The Georgetown men’s basketball season has been a rollercoaster ride of inconsistency and adversity through four games of conference play. With high hopes entering the campaign, Head Coach Patrick Ewing (CAS ’85) and his squad, featuring sophomore trio Mac McClung, James Akinjo, and Josh LeBlanc, along with highly praised senior transfer Omer Yurtseven, aimed to make the NCAA Tournament for the first time since 2015.
Despite these expectations, Georgetown (11-6, 1-3 Big East) looked far from spectacular to start. In the season opener, the Hoyas had to surmount a 19-point second-half comeback to knock off a mediocre Mount St. Mary’s team.
Following a similarly unimpressive win against Central Arkansas, Georgetown fell flat and lost considerably to Penn State in a Gavitt Tipoff Game.
With a 4-1 record entering the 2k Empire Classic at Madison Square Garden, uncertainty surrounded the Blue and Gray as it would potentially face two ranked teams. Against No. 22 Texas, the Hoyas rose to the occasion and won by 16, shooting 50% from the field behind 19 points from McClung.
In its matchup against the No. 1 Duke Blue Devils a day later, the Hoya offense operated smoothly again, holding their own for much of the game. Turnovers, missed open shots and bad calls down the stretch, however, led to an 81-73 loss. Many fans hoped Yurtseven’s 21-point second-half performance would be a sign of things to come.
On Dec. 2, three days after a four-point loss to UNC Greensboro, the administration announced breaking news: Akinjo and LeBlanc would be leaving the men’s basketball team immediately to enter the transfer portal. The news came amid civil complaints of burglary, theft and sexual harassment involving LeBlanc and two other men’s players, later revealed to be junior forward Galen Alexander and freshman forward Myron Gardner.
Many thought the loss of Akinjo, the team’s second-leading scorer, along with a major defensive and transition presence in LeBlanc, would be a devastating blow. To make matters worse, the university went on to announce the departures of Gardner and Alexander on Dec. 12, both of whom had been listed in the civil complaints with LeBlanc.
With only seven scholarship players left on the roster, many expected the Hoyas to flounder. Instead, the Blue and Gray played some of their best basketball of the year behind McClung in the final games of the nonconference schedule. McClung lived up to his star potential in that stretch, taking over the end of the first half against former Big East rival Syracuse with 26 points on the day for a convincing home win.
Over the six-game stretch, McClung averaged 19.8 points per game and the team shot 49.6% from the field. What the team seemed to lose in depth, they gained in defined role allocation that allowed for McClung’s success and gave players like graduate student guard Terrell Allen and freshman center Qudus Wahab more time on the court.
With a respectable 10-3 finish in nonconference play, the Hoyas kept their heads high entering their Big East opener against a Providence team that had struggled at the opening of the season, losing to multiple unspectacular opponents. With McClung sitting out due to an eye injury suffered against American University, the Hoya offense fell short, managing only 23 points in the first half and finishing with a 76-60 loss in a game which saw their deficit grow to as many as 33 points. Despite a blowout win over St. John’s, double-digit losses to Seton Hall and Villanova, coupled with the Providence game, left the Hoyas’ season forecast more bleak than before conference play.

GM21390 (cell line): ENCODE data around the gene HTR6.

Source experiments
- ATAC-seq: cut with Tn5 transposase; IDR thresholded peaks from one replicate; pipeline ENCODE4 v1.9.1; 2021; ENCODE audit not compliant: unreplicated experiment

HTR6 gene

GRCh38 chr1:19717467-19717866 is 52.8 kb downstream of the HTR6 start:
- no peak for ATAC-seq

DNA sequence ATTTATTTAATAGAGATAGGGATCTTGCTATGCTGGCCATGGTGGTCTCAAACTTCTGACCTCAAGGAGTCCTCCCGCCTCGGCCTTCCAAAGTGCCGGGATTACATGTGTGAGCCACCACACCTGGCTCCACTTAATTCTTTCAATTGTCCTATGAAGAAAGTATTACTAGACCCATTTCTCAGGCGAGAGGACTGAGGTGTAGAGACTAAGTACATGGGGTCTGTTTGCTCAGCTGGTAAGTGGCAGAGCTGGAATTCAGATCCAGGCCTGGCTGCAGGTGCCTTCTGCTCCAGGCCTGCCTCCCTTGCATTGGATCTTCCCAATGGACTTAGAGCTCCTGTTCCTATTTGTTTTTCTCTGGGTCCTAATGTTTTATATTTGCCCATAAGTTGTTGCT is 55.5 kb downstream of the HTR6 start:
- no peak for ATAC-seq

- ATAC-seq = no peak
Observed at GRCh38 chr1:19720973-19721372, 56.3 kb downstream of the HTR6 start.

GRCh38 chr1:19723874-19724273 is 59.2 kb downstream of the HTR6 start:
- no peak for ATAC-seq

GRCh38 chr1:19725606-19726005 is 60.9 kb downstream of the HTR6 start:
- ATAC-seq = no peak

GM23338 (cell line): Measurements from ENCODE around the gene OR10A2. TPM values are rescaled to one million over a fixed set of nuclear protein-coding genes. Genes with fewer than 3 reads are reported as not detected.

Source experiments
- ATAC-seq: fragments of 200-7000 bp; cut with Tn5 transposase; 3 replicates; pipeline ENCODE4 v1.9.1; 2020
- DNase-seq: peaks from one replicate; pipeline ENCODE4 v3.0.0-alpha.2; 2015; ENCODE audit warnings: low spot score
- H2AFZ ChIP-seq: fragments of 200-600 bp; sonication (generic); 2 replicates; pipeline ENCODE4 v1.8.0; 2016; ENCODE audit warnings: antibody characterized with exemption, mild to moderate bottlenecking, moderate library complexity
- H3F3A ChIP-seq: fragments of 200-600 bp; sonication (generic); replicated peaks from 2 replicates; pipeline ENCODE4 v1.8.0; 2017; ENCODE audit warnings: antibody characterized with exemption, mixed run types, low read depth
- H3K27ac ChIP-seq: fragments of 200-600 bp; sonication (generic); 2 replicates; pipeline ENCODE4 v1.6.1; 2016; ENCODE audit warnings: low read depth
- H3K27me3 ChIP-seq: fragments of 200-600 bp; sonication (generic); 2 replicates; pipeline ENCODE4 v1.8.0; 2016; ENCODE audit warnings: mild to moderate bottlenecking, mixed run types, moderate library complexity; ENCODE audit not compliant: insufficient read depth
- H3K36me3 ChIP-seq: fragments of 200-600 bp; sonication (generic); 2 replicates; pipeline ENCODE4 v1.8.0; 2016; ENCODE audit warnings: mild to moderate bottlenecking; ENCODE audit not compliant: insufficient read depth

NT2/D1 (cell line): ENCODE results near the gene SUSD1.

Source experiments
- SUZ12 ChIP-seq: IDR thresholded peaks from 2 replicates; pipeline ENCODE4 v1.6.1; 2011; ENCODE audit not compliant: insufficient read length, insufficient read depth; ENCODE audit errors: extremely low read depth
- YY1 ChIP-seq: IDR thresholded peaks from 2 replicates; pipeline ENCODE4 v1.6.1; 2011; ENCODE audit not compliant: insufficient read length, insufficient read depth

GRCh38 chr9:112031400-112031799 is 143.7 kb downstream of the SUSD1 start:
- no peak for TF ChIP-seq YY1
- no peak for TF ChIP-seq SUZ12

Unfortunately, the rest of the season does not get easier. With a deeper 2018-19 squad, the Hoyas went 9-9 in conference play last season, and this season’s conference looks more dangerous, with nine of 10 teams sitting in the top 75 in the country in the Jan. 16 NET rankings.
The Hoyas have yet to face No. 2 Butler, nor No. 21 Villanova at home. Georgetown also will have to face Seton Hall again and play Xavier and Marquette twice, with the three teams all within the top 100 rankings. Looking ahead, Georgetown’s future does not look as promising as it once did when Ewing stepped on campus.
Shortly after the transfers of Akinjo and LeBlanc in December, ESPN 100 forward and Washington, D.C. native Terrance Williams announced his decommitment from Georgetown. Shortly afterward Williams committed to Michigan.
For Williams, the uncertainty over the program’s future outweighed the thought of succeeding in the short term for hometown fans.
Specifically, Georgetown may lose Yurtseven, who tested the NBA Draft waters when he played at North Carolina State. Many NBA Draft experts, including those at NBC Sports, felt Yurtseven had first-round NBA Draft potential following his sophomore season.
In 2020, Georgetown still has forward Jamari Sibley, an ESPN 100 and four-star recruit from Oak Hill Academy. Unranked point guard Dante Harris from Alcoa High School in Alcoa, Tenn. will also join Sibley.
The task is tall, however, to revamp the roster to compete in a star-studded Big East. Senior guard Jagan Mosely and Allen, who has started every game since Akinjo’s departure, are in their last season.
Ewing’s job security will also be in jeopardy if the team fails to make the NCAA Tournament this season. Ewing has done fairly well without much depth on the roster and in spite of the loss of four of his major recruits, but his time on the Hilltop was meant to return the program to the prominence of his playing career. Ewing’s three years as head coach, unlike his four in the 1980s, have been average.
Time will tell if the team can turn this season around with success in the bulk of Big East play.